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Solo Travel INDIA – Is it safe? My experience


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To make a long story short, in March 2020, I was supposed to go to India with a small group of people. At the last minute everyone dropped out because of the pandemic, which at that time was just beginning.

About 2 months before departure, India was no longer issuing visas to foreigners, so as you can tell from the context, I went at a very specific time.

Not only were we at the beginning of the pandemic, but there were also protests in Delhi over the new emigration law, so the capital was in turmoil.

It was a very peculiar time to go, which made me have a different perspective than someone who visits the country under normal conditions.


Is it safe for a woman to travel solo in India?

So, let’s start at the beginning. I went around the country for 2 weeks, traveling mostly in Central India, in the states of Delhi, Rajasthan, Madhia Pradesh and Uttar Pradesh.

This means that I went to the most conservative part of the country, so even though I didn’t have any problems, obviously a woman traveling alone is going to attract a lot of attention.

People asked if I was alone, if I was married, why was I traveling alone. It’s normal for people to ask a lot of questions.

However it’s important to realize that if they do it, it’s only because they are curious. Not because they wanted to do me any harm. It was just because I was different.

Obviously, there were several factors that attracted a lot of attention on me, one of them was traveling alone, another was the fact that I was very white and blond.

That also made me attract stares. I was stared at for quite a while. But I never felt intimidated or uncomfortable about it. It’s a normal, culturally accepted situation.

Above all they wanted to know why I was in India and if I was enjoying the country. Indians are a very proud people of their traditions and are happy to show and share their culture with outsiders.

If you show a little bit of “open mind”, they will show you the best of their country, because they are so grateful to have you there and so hospitable, that for them, “guest is God”.

If you behave properly, respect the culture, don’t do anything stupid like going to dangerous areas, if you avoid public transportations at night, like long distance transport, and if as a woman traveling alone you don’t stay in risky areas, you won’t have any problems.

During the trip I took internal flights, traveled by train, traveled by car with a driver on a route that lasted 6 hours, rode rickshaws and tuk-tuks, and never had any issues.

I only had male guides and all of them were extremely professional, none of them disrespected me. In fact, no one in India ever disrespected me.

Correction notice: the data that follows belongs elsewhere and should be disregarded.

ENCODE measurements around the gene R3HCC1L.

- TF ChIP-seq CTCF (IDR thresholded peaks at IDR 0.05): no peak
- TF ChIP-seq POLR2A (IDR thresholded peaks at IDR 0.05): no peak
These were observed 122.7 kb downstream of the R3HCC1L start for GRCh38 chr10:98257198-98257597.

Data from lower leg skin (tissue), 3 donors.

They were all very kind and grateful to have me there. I often say that I was treated like a princess in India and that’s what I really felt.

As in any circumstance when you travel alone, whether in India or anywhere in the world, if you don’t feel like talking to people, you don’t have to.

People come up to you, start talking to you, and if you don’t feel like doing it, say goodbye politely and go on your way.

Avoid staying in very cheap accommodation for safety reasons. In general, these accommodations have poorly educated staff from remote areas of the country who do not understand the fact that a woman is traveling solo, and see this as an opportunity for an abusive behavior.

Understand that it is a different culture than yours, accept that fact, and respect the difference.

Be courteous and kind, because you will get so much back. You will receive so much joy and smiles, you will have the opportunity to meet extraordinary people.

I can’t say enough that Indians are extremely kind, and they will share with you their family, their culture, and even their food.

Before going to India I spoke with a friend, who has been there 7 or 8 times, and told him that I had learned that I was going to travel alone to India.

To which he replied to me: “You’ll be fine, just be smart and don’t do anything stupid. You’ll be fine!”

And that’s the same thing I’m going to tell you: don’t do anything stupid and you’ll be fine!

And yes, this was my experience, I met in India some of the most generous and kind people I have come across in the world, I was treated like family.

It was funny because one of my guides called me “Sister Angela”.

Logically it was funny for me to be treated like that, because in Western countries we don’t see that, at least not in such a genuine way.

It is inevitable that there is initially that barrier between people that separates us culturally, mostly on our part, since we are educated to be suspicious of “difference” and to be afraid of the unknown.

So the answer to the “golden question”: is it safe to travel in India as a woman?

My answer is: Yes, it is….as long as you don’t do anything that puts you at risk!


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